Here’s Why Philly Businesses Will Gladly Pay Millions for the Pope and DNC

But not Philly public schools.

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Fact: If the Democratic National Committee decides to hold its 2016 convention in Philadelphia the cost could range anywhere from $50-$75 million dollars. While the federal government would pick up most of this cost, as much as $10 million could fall on our local government (at least, that’s what New York’s mayor predicts if the convention came to his town).

Fact: When the pope visits Philadelphia in 2015 as part of the World Meeting of Families the estimated cost could be another $13 million, (the city of Milan paid 10 million euros when it hosted the event in 2012).

Fact: $10 million plus $13 million means the city could be on the hook for up to $23 million in additional expenses for these two events. Maybe even more.

Fact: It’s likely that Philadelphia’s business community will step up and raise the money to pay this bill so that taxpayers are not out of pocket. “We’re the fifth largest city in America,” Comcast’s David Cohen recently said in a radio interview. “And I think our civic leadership has the capacity to be able to raise the money to host these two pretty special events in consecutive years in Philadelphia.”

Great!  The city needs $23 million, and the business community will likely step up.

Fact: Per the New York Times: ”Philadelphia’s cash-strapped public schools will open on schedule after $32 million of budget cuts, easing fears of closures or a late start to the school year to save money. Calling the budget cuts the “least harmful” option, Superintendent William Hite said the cuts would require the district to scale back on cleaning and repairs, leave current police vacancies unfilled and halt bus transportation for high school students who live within two miles of school, affecting about 7,500 students.”

Rats!  The school district needs $32 million and there’s no money to be found.

Conclusion: Philadelphia’s businesses can come up with the money to pay for the pope’s visit and a political convention, but not for our city’s schools. They just don’t care about our children.

That conclusion is wrong.

David Cohen certainly isn’t worried about raising a mere $23 million for these two special events. And why should he be? Comcast alone had almost $3.9 billion in cash and short term investments on its most recent balance sheet. Penn’s endowment was $7.7 billion at the end of June 2013. American Airlines, who operates an enormous hub here, ended last quarter with over $10 billion in cash. A mere $23 million is peanuts. Actually, a mere $32 million to fund the schools is petty cash. In all probability these three organizations probably just spent $32 million on paper clips as I was writing this piece!

So why are they ignoring the serious problems that face our city? Why is it so much easier to get them to pay for the pope’s visit and a political conference than to rescue our failing school system where kids’ lives are stake? Are they callous? Insensitive? Heartless?

No. The people running these companies have a fiduciary responsibility to their shareholders. And they would be out on the sidewalk if they committed a serious amount of these entrusted funds to Philadelphia’s school district.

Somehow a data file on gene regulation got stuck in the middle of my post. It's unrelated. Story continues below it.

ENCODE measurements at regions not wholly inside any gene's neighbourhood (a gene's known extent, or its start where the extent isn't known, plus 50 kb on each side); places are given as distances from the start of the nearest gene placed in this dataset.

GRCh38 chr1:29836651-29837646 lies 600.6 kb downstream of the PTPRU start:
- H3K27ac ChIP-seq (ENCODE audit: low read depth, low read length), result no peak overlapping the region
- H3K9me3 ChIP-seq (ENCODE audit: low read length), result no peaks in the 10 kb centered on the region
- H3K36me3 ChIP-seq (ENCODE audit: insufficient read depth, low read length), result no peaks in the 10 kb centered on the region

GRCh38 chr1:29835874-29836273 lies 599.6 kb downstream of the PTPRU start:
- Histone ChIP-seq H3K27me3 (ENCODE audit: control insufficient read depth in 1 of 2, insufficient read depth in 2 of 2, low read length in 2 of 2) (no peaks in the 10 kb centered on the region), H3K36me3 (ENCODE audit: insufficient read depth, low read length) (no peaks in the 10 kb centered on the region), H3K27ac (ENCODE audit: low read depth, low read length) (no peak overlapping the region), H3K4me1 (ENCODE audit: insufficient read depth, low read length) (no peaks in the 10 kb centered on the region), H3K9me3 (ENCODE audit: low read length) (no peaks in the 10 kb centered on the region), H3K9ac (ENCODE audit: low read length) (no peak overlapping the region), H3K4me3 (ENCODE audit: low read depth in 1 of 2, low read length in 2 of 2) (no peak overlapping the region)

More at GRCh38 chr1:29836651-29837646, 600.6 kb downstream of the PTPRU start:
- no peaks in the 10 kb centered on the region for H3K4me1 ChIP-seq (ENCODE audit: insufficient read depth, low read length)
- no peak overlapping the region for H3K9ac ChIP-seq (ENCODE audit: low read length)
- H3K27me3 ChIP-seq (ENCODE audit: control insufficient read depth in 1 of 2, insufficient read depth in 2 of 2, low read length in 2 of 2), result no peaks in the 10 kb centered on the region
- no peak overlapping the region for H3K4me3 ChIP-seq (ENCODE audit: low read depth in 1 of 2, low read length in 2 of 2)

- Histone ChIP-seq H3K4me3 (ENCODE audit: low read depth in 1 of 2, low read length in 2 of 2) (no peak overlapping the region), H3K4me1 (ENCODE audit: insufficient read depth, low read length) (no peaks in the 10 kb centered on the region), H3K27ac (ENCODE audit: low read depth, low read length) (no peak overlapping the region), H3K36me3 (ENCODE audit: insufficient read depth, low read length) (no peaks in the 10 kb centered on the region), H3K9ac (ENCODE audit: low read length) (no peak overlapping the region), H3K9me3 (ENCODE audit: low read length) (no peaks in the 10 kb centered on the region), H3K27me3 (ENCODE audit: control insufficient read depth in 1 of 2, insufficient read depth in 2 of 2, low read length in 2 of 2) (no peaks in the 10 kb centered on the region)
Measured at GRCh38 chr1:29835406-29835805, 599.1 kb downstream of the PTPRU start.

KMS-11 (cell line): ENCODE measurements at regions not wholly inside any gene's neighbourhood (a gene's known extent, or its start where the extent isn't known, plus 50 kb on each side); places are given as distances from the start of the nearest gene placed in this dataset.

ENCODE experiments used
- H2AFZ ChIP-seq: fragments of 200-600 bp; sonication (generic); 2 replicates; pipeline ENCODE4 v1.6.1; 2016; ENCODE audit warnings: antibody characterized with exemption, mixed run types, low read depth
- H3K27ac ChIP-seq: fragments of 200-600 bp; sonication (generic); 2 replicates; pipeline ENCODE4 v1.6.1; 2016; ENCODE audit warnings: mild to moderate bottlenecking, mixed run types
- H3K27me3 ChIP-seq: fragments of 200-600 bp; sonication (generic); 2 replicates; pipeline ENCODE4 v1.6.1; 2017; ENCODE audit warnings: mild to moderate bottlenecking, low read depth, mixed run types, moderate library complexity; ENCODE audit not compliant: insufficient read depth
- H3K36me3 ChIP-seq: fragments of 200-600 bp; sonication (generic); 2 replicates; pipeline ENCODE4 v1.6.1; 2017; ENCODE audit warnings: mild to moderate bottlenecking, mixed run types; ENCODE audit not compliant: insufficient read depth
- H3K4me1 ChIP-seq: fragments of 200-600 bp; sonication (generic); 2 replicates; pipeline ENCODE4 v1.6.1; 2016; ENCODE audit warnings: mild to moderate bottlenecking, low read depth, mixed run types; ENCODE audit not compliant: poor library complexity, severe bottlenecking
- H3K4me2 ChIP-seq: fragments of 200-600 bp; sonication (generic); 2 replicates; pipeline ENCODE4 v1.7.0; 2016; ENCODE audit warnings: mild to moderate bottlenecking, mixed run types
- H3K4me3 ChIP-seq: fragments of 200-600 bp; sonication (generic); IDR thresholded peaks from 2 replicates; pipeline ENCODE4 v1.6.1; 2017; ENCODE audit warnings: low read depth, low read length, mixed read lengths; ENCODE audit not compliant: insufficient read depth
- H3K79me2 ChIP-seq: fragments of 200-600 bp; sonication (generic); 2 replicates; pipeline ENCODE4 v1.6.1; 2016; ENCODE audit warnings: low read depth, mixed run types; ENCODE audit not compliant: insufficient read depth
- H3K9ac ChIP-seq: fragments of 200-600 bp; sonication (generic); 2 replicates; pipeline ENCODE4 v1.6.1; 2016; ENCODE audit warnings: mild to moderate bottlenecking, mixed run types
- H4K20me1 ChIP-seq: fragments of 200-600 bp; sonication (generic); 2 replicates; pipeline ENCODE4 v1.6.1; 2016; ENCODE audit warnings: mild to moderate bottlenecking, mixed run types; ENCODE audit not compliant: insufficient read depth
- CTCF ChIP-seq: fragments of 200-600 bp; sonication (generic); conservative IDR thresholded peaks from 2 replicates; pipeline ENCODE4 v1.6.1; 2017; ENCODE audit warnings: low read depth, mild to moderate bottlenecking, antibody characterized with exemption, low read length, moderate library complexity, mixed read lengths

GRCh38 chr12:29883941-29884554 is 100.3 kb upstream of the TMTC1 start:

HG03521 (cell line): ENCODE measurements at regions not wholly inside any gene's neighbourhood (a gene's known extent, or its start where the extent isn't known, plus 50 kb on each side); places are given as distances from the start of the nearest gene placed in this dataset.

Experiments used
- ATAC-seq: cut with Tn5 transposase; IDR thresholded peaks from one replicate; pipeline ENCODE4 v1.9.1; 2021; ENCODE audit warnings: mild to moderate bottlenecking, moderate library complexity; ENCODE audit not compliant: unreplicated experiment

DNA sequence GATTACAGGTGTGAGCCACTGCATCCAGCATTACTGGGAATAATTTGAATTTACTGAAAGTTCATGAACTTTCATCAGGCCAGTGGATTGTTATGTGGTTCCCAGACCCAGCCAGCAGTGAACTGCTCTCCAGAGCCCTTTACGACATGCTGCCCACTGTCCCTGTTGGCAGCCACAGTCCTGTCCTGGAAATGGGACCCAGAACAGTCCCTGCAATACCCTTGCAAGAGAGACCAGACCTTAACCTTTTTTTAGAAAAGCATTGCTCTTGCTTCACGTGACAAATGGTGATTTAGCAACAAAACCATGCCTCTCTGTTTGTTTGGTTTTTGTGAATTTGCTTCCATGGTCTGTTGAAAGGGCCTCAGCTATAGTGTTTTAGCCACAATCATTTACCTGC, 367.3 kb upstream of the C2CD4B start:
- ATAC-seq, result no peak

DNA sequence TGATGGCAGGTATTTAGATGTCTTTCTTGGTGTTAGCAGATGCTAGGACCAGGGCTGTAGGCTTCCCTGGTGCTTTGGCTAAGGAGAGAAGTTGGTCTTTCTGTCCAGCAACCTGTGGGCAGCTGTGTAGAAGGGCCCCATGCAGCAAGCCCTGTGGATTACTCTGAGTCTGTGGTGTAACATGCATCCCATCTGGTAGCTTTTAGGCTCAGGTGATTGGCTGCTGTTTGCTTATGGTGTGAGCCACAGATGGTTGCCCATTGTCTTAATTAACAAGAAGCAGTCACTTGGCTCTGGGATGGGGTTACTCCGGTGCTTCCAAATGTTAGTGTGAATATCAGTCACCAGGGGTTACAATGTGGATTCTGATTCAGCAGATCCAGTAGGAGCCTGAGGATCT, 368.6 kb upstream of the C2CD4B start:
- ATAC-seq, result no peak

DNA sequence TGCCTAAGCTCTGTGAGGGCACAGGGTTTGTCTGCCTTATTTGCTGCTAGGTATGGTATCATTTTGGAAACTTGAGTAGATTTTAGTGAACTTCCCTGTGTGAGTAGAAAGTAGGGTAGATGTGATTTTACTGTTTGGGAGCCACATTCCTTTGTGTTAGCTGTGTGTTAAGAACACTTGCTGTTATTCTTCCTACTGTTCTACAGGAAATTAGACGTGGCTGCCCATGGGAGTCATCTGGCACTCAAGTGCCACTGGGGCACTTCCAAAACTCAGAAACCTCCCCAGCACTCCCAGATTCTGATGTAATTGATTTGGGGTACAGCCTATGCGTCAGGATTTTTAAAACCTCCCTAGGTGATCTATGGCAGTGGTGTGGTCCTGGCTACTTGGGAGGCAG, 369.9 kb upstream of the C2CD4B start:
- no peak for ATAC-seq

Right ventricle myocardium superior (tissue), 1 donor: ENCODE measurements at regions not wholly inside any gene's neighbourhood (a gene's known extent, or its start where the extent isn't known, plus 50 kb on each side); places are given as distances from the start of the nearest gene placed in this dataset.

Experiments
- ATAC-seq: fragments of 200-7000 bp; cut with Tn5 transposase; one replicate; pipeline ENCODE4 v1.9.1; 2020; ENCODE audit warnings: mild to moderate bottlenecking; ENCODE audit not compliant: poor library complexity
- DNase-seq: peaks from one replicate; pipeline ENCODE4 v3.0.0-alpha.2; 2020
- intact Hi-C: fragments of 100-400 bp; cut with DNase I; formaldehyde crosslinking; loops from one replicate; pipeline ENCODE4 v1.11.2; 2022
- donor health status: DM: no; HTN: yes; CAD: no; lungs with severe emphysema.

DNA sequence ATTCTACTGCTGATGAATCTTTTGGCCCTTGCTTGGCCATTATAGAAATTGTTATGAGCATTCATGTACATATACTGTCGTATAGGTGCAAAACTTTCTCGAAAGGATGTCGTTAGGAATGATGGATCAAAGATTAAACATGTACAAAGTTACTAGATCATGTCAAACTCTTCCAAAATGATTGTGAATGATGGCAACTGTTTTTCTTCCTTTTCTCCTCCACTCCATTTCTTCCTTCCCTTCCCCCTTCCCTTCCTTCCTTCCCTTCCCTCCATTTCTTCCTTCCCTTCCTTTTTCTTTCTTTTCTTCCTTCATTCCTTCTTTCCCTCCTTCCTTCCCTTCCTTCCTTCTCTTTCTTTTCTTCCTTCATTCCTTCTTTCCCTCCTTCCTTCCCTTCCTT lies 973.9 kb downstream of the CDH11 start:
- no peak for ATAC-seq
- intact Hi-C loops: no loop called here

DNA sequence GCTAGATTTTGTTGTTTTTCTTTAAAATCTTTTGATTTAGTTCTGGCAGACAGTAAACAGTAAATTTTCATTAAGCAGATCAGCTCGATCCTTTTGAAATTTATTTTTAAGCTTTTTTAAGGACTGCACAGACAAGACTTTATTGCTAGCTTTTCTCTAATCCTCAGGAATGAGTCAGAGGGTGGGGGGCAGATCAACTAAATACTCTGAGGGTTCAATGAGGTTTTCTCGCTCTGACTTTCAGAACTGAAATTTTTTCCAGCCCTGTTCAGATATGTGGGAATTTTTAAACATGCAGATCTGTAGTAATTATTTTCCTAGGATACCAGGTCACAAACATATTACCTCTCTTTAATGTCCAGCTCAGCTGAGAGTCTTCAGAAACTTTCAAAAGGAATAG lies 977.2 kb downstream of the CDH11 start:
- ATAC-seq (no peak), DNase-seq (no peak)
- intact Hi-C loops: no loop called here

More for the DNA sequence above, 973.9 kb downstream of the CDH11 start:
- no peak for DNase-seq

Funding the pope’s visit makes sense. Being associated with the pope is good PR. He is a good man doing good things. And besides, there are millions of potential Catholic customers in the expanded region. Hillary is no pope, of course. But she and her party do represent somewhere around 40% to 50% of the voting public in the U.S. who are also potential customers. Showing support for the party in power, and who may remain in power for another four years, could result in favorable legislation for their business. This is not about community, charity or altruism. This is money being spent to bring in positive publicity, improve political relations, and make things better for doing business. This makes sense.

Investing in Philadelphia’s school system for these companies doesn’t. Of course they are concerned with the future of these children. Of course they know how important an investment in education is. But these are business people who make sound, reasonable investments. And they see a system that is bankrupt and driven into the ground by unfunded pension obligations and impossible capital requirements. They see a district whose enrollment, according to a state think tank, has shrunk in size by almost 25% in the past 10 years yet whose budget has increased 50% in order to meet these long-term obligations. A system that is mismanaged by politicians who are too weak to make the hard choices on unions, pay, and retirement and health benefits that we all know should be made and whose only answer is to beg for more taxpayer money instead of making the hard decisions that a company executive would make. For Comcast, Penn, American Airlines and all the other large companies in the region, paying for the Pope and the DNC makes sense. Giving money to a broken system does not.

So let’s all be reminded of this fact: The school district’s money problems are very solvable. Our politicians, union leaders, and school district administrators don’t need to keep coming back to the taxpayers for more of it.  There is plenty that is privately available to solve the school district’s problems. And I do believe that our corporate leaders would step up and help right the school system, just like they’ll likely fund the 2015 papal visit and 2016 convention. But they aren’t going to make those investments unless bigger and harder internal changes happen first.

Follow @GeneMarks on Twitter.